The Governance of Islam in Finland

  • Tuomas Martikainen Åbo Akademi University


Issues related to migration, security and integration are currently among the top priorities of European states. Lately, ‘religion’ has emerged as something separate from ‘culture’, ‘ethnicity’, ‘nationality’ and ‘race’ in the debate over integration and security. Collective religious activity is among the most common forms of the social organisation of immigrants. Immigrant communities have been analysed from a multiplicity of perspectives, but one area that has until recently received little attention is the relationship between on the one hand the local and national authorities, on the other religious organisations of immigrant origin. Religion, most notably Islam, has been identified as a social problem among the public authorities in Europe. The article provides a critical viewpoint on the formation of immigrant voluntary associations as authorities’ tools of governance. While voluntary associations can be seen as tools for integration and empowerment, they may become embedded in power structures that are not at first glance self-evident. The article argues that the local and national authorities in Finland support and encourage Muslim immigrants to organise themselves into voluntary religious associations, enabling the authorities to better govern issues that have been defined as social problems. The work applies the theory of governmentality as developed by Mitchell Dean, to Muslim organisations in Finland.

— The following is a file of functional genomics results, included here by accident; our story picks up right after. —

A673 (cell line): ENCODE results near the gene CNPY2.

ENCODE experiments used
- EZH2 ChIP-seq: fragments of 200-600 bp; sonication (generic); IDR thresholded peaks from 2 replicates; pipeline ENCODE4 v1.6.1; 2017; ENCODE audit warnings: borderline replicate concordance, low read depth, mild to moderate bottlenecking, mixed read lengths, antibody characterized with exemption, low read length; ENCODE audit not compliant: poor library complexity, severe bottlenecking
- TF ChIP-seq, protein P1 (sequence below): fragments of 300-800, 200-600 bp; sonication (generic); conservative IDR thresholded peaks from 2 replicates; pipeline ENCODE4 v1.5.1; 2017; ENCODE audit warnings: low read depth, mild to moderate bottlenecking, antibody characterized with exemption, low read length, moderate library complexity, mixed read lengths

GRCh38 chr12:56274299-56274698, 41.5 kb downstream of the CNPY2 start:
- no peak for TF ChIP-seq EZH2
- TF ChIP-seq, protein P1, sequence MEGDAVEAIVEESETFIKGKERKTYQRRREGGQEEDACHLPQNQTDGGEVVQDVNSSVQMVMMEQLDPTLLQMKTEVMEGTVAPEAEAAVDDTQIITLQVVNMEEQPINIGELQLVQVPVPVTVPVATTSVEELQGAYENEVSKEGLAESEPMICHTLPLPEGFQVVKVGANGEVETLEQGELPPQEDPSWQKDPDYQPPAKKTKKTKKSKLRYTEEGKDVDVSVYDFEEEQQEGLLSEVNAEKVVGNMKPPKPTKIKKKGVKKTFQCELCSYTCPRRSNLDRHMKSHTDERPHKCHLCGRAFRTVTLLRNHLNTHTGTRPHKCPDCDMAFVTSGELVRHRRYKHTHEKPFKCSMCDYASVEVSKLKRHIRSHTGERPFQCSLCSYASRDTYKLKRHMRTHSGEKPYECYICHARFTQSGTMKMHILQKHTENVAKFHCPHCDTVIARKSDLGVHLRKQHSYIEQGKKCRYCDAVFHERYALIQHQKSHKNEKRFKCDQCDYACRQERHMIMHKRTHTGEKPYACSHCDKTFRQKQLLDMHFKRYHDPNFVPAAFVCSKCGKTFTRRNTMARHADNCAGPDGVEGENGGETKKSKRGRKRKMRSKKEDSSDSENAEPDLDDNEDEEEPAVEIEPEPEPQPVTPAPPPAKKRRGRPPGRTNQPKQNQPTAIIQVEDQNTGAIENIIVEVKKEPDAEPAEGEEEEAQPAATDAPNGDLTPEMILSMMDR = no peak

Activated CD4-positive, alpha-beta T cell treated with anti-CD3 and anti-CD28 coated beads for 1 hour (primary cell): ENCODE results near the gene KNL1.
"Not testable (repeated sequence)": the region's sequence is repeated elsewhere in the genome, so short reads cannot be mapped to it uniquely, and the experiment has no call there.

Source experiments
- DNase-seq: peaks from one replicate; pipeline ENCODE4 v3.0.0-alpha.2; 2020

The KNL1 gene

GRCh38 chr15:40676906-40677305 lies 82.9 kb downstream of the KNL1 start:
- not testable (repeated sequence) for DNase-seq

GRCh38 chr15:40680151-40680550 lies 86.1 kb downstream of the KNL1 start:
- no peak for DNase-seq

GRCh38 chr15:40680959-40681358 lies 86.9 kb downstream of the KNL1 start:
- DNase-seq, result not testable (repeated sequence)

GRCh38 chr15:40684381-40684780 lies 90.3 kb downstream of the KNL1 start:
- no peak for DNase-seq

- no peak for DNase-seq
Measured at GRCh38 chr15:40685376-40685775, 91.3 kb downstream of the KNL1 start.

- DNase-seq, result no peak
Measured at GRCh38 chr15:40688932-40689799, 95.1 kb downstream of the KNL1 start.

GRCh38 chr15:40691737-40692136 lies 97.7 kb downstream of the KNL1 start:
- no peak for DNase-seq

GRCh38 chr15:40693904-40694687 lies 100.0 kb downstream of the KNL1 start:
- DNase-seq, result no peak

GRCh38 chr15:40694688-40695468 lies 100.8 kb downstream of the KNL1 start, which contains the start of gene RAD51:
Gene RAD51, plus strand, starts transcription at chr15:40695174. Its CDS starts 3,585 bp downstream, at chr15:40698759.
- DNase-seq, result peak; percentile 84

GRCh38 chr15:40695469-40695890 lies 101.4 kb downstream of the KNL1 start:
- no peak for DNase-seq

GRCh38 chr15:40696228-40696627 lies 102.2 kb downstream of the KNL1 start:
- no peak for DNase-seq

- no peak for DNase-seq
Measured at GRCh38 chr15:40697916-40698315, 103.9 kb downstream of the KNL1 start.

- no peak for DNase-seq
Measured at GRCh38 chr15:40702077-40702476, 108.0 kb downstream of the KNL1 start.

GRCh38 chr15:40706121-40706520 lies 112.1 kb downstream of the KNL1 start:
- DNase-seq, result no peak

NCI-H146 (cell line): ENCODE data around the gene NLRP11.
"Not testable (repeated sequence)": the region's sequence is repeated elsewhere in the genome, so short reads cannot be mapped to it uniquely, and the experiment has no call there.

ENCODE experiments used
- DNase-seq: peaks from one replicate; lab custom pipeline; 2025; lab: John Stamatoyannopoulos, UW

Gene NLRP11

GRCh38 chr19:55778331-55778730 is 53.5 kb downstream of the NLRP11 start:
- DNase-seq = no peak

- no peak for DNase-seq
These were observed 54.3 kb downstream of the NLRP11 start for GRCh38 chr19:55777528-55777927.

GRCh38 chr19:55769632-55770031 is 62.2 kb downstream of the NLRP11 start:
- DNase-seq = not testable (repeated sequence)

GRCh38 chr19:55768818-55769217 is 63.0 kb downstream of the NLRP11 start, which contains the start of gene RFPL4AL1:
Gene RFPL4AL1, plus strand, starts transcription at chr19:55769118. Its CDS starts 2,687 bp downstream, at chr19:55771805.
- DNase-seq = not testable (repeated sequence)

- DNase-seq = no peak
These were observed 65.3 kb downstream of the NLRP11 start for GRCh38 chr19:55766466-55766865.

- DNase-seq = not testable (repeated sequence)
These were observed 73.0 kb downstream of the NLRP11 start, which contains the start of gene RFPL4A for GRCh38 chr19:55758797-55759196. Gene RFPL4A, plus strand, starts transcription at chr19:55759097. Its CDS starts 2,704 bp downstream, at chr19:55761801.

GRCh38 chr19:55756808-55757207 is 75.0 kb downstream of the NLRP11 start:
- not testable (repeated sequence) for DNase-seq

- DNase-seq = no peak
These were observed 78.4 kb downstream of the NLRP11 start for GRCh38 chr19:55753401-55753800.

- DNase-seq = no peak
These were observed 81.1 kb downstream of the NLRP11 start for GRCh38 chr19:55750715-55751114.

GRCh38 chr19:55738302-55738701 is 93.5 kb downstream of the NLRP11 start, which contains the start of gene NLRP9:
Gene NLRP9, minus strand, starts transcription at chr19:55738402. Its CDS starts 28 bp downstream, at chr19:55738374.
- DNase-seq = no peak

Keywords: Governance, governmentalisation, Islam, immigration, Muslims, security

Author Biography

Tuomas Martikainen, Åbo Akademi University

TUOMAS MARTIKAINEN, PhD, is a Postdoctoral Researcher of the Academy of Finland at the Department of Comparative Religion at Åbo Akademi University, Finland.


How to Cite
Martikainen, T. (2007). The Governance of Islam in Finland. Temenos - Nordic Journal of Comparative Religion, 43(2).